David is fond of his studio in East Kilbride. “When I’m doing album projects or album productions, I tend to take the artists to the recording studio at the East Kilbride Arts Centre because it’s so comfortable and it’s a lovely place to work. Sometimes as a producer, your job is just to make a cup of tea and create a nice atmosphere, it’s not about saying, ‘you do this and you do that’. My favourite pieces of equipment in the East Kilbride studio are microphones, I have a big variety of them. As a producer, the great tools are definitely microphones and amps. I always spent on microphones any money I had. I think the best recording studio in Scotland is Castlesound in Edinburgh, I think it has the best sound and that’s the place I would choose to record anything if budget wasn’t a problem. Lots of artists used it, from REM, to the Blue Nile to Orange Juice. The equipment there is great, the rooms are properly designed and the atmosphere is very good.” There’s another thing David works on at the East Kilbride Arts Centre and that’s composition workshops with primary school kids, “I just love that,” he says, “Kids are amazing: they teach you so many things. I was doing a little workshop with a group of kids the other day, and this kid asked me, ‘Davy, is music love?’ and I told her, ‘yes, darling, it is love!’”

David is at present thinking about his many future projects, one of them is a proper new album by The Pearlfishers. “I’ve done five Pearlfishers records in six or seven years plus Caroline Now!, plus I produced around thirty albums. So, yes, I’m going to do another record, but now I don’t have much time for it,” he reveals. “Maybe next year. At the moment I’m writing the lyrics for a special project: the cello player Wendy Weatherby is doing, a sort of musical interpretation of Lewis Grassic Gibbon’s book Cloud Howe, for Glasgow’s Celtic Connections. I already worked with her on Grassic Gibbon’s Sunset Song last year. The show is due at the end of January, but I’m still working on the lyrics for the piece. Besides, Douglas and I have got a couple of projects on the pipeline which we’re not 100% sure about just now. Another thing I’m working on is a Radio CD for Radio Scotland: I already did a CD of classic Scottish albums which featured among the others Teenage Fanclub’s Bandwagonesque and Orange Juice’s You Can’t Hide Your Love Forever. Hopefully, I’ll be able to do a second series as well so that I can include bands such as Belle & Sebastian. I’ve also just recorded the script for a BBC Christmas programme on musicals, which will be broadcast on Christmas Day.”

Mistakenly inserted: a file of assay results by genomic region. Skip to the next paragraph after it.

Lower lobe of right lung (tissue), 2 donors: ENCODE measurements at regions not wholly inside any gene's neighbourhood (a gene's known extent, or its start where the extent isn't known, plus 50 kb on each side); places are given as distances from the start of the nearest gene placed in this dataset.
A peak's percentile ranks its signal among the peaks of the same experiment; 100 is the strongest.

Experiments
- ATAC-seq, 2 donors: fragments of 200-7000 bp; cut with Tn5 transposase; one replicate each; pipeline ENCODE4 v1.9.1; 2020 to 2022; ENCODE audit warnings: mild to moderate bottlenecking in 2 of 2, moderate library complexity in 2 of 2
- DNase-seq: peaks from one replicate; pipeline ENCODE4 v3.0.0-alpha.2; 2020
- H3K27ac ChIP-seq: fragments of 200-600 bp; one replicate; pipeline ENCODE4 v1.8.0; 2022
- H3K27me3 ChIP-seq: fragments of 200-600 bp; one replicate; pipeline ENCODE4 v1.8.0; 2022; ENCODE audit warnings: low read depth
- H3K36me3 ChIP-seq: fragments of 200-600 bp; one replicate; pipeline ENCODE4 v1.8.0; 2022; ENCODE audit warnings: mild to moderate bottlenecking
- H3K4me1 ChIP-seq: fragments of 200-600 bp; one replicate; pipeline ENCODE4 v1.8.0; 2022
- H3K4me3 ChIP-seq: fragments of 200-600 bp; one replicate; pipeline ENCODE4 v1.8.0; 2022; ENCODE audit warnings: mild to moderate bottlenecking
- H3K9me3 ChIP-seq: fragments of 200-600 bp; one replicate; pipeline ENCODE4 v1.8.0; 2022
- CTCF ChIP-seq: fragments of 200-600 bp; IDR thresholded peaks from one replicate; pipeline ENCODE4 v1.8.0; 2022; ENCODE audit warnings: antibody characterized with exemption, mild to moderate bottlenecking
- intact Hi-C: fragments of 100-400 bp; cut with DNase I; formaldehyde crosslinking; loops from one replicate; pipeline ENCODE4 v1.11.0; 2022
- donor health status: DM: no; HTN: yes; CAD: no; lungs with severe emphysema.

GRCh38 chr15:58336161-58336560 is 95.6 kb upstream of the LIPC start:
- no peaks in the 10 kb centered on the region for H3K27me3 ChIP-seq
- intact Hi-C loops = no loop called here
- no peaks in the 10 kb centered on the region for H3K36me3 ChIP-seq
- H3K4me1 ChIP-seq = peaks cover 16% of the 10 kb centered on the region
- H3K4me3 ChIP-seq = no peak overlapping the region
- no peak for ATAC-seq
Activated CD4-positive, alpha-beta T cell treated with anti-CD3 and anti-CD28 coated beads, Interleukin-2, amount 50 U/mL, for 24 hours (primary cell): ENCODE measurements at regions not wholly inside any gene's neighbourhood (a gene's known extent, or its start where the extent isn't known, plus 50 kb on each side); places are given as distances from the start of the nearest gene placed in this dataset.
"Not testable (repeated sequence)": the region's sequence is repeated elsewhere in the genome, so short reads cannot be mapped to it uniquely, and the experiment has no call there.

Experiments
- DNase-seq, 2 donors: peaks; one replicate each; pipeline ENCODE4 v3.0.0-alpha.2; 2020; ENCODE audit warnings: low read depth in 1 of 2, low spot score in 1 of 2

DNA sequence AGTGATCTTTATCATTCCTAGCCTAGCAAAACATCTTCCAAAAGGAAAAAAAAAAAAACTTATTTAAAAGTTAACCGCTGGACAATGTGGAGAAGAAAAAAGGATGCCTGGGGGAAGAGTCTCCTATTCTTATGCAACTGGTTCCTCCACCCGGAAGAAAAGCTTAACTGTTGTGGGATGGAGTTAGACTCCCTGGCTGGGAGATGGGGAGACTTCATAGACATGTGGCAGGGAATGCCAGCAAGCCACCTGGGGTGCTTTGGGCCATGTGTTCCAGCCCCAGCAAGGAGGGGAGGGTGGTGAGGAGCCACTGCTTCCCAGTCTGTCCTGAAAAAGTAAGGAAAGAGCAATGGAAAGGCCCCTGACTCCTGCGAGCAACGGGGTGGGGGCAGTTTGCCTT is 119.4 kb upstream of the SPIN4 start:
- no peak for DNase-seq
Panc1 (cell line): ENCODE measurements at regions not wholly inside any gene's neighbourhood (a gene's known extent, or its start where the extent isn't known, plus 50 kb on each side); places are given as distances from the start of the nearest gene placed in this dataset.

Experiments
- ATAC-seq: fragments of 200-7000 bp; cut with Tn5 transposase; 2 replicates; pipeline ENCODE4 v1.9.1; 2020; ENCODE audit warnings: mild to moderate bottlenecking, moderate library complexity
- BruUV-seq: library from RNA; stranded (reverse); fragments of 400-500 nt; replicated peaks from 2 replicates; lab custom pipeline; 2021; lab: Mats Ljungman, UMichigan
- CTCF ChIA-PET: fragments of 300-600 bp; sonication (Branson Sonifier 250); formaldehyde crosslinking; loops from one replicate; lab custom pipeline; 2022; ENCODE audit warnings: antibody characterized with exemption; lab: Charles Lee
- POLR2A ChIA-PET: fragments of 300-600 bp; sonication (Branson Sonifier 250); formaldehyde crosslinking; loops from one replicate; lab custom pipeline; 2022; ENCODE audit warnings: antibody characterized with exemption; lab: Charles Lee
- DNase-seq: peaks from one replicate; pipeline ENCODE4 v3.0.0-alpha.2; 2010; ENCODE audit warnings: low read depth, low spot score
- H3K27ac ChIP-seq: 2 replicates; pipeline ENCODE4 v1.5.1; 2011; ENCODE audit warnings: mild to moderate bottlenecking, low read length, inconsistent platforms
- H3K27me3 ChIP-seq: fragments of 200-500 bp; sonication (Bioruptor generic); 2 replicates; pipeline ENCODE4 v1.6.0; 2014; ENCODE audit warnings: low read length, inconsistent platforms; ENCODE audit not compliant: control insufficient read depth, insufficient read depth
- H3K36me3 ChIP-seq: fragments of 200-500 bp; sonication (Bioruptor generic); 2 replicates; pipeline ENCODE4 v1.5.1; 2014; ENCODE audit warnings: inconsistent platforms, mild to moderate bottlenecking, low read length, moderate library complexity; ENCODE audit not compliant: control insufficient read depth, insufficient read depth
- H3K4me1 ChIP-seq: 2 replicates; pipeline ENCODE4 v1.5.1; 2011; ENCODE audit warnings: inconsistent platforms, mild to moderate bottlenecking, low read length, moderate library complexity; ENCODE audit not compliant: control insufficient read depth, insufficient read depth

I ask David if among his future plans there is also completing the ‘writings’ section on his website which contains the first part of his account of his childhood musical influences and inspirations. “I was actually going to take that off, because I put it online on a whim,” he claims, “I worry about websites, because some of them are just an ego trip. There are sites by bands and artists where there are diaries and people tell you what they have been reading or which film they went to see. I just don’t care about this sort of things. That piece was the unedited version of the beginning of a book about music. Indeed, one day I’d like to write a book about such topic, I’ve already written some children’s poems and turned some of them into songs. On the 2003 Pearlfishers’ album Sky Meadows, the title track and the song called ‘Swan Dreams’ actually started out as part of a book of poems for children I’ve been working on.”

David says he doesn’t feel confident in writing prose or poems as much as he feels confident in doing music, but one of his greatest inspiration is actually a writer, rather than a musician, Italo Calvino, “I like a lot of Calvino: Difficult Loves and The Baron in the Trees are fabulous books, but the Italian Folk Tales are my favourite book, I just love the way he tells them,” he says. “I think there is a series of albums in that and I have recorded a couple of songs myself inspired by some stories in that book. I also recorded three songs with primary school kids in East Kilbride, we did “The Chicken Laundress”, “The Seven Lambs Heads” and “Shining Fish” with the children narrating them, singing and playing instruments, they are really fantastic recordings. I honestly think somebody should release them because they are amazing, you could do a series of them. On ‘A Sunflower at Christmas’ there is a track called ‘The Snow Lamb’, and the backing for it was originally the backing for a narration of “Dauntless Little John,” which is the opening story in Calvino’s Italian Folk Tales. The story in the track ‘The Snow Lamb’ is very Calvino-like. Calvino is somebody who inspires me in more ways than one, it’s not just that I love his books, I actually find them greatly inspiring and having a direct influence on my work. In my opinion Calvino builds up a world that is real and imagined at the same time, and that to me is also what songs can do better than any other art form.”

In Marcovaldo or the Season in the City, Italo Calvino writes, “There is no time of the year kinder and nicer for the world of industry and trade than Christmas and the weeks before Christmas,” and he’s, of course, right. Yet, perhaps, with such sweet music as The Pearlfishers’ A Sunflower at Christmas, the festive season might turn into a nicer period, made of memories, sweet moments and happiness.


Issue 29, December 2004

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Photos of David Scott by Stefan Kassel